JULY 2008

British Columbia
Hockey helmet protects necks
VANCOUVER — Children's neck injuries from hockey checking may soon be far less common in the nation's EDs, thanks to a new kind of helmet designed by UBC orthopedic surgeons and engineers. The Pro-Neck-Tor is identical to any other helmet except in head-on impacts, in which tests have found the Pro-Neck-Tor's moving inner shell reduces direct force to the neck by 56%.

Hot Spot
Gov't downplays public health exodus
EDMONTON — Why did Alberta's most senior public health physicians suddenly quit? That question was on the tip of everyone's tongue last month after the acting provincial health officer and three others opted not to renew their contracts. Health Minister Ron Liepert downplayed the incident and said the doctors simply wouldn't accept the province's salaries, but some experts suggested the incident is a sign of major discontent in the public health department.

AB belatedly hops HPV bandwagon
EDMONTON — After much lobbying by doctors and other medical professionals, Alberta finally announced a provincially funded human papillomavirus (HPV) vaccine program for school-age girls. All nine other provinces had already moved ahead with HPV immunization plans.

MDs denounce acute care merger
SASKATOON — A Saskatoon Health Region plan to consolidate acute-care services in three hospitals into just two has drawn criticism from hundreds of doctors, nurses, lab techs and other healthcare workers. A petition was circulated to urge health officials to keep the half-day emergency room at City Hospital, but the government says the decision is final.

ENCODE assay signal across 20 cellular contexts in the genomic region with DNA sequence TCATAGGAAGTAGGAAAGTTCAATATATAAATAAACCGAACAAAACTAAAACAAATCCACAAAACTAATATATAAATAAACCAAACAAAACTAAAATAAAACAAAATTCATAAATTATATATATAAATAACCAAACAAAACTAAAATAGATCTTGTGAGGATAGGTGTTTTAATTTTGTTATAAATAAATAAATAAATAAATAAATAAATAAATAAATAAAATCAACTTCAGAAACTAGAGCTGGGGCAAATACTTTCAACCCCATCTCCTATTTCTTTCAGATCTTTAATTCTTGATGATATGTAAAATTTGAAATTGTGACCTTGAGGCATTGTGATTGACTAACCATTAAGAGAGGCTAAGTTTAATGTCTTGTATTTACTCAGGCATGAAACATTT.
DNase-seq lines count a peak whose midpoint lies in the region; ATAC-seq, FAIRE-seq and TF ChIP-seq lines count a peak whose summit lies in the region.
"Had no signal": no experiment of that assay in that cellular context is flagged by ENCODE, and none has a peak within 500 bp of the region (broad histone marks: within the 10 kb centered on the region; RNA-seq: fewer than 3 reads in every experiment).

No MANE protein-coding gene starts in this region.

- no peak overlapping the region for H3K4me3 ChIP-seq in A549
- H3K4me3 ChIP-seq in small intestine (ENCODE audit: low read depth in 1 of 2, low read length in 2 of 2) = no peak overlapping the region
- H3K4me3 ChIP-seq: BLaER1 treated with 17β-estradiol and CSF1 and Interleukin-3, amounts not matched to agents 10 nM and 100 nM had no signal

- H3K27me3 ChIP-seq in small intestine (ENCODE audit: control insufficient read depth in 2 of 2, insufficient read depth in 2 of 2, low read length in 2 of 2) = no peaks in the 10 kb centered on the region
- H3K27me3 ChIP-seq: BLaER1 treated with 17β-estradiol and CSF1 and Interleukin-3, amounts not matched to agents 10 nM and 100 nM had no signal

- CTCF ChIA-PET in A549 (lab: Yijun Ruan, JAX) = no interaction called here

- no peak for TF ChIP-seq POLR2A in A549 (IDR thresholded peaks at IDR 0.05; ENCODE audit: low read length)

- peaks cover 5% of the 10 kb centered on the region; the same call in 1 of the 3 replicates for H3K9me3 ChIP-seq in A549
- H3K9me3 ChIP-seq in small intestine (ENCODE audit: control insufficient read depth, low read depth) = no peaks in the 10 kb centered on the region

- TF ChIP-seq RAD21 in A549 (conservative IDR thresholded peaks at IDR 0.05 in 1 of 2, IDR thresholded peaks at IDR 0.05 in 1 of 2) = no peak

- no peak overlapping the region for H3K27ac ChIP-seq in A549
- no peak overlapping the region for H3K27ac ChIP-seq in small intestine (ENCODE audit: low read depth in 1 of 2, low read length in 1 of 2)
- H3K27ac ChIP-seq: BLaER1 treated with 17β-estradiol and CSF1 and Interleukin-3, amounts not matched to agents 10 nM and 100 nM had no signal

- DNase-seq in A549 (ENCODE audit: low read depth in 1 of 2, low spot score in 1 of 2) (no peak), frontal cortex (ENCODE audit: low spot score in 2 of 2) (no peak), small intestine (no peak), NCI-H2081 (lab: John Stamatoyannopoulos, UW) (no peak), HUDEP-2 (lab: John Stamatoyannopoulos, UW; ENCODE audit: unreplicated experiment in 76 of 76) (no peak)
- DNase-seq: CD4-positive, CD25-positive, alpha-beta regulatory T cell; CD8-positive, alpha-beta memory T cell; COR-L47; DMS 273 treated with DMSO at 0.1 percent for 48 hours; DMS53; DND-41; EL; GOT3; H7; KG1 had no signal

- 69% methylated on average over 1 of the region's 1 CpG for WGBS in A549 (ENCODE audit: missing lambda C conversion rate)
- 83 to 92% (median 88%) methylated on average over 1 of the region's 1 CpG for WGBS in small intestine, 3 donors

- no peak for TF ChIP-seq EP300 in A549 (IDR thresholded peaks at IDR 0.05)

Kopp still a suspect: new book
WINNIPEG — A new nonfiction book, Sniper, provides an intimate picture of James Kopp, the man convicted of killing a Buffalo, NY, abortion doctor. Mr Kopp is also suspected in the shootings of Manitoba abortion doc Dr Jack Fainman and two other Canadian abortion doctors. Hamilton Spectator reporter Jon Wells's interviews, however, failed to elicit an answer about Mr Kopp's involvement in those three attacks. Canadian police haven't had any better luck of late: Mr Kopp refused to be interviewed twice this year.

College welcomes forced change
TORONTO — As part of a new government strategy to improve access to health professionals and remove barriers preventing IMGs from being licensed to practise, Bill 97 was introduced last month. The bill would force mandate changes on all health professional regulatory bodies, including the Ontario College — which supports the new legislation. Opposition parties argue the one-sentence law doesn't go far enough.



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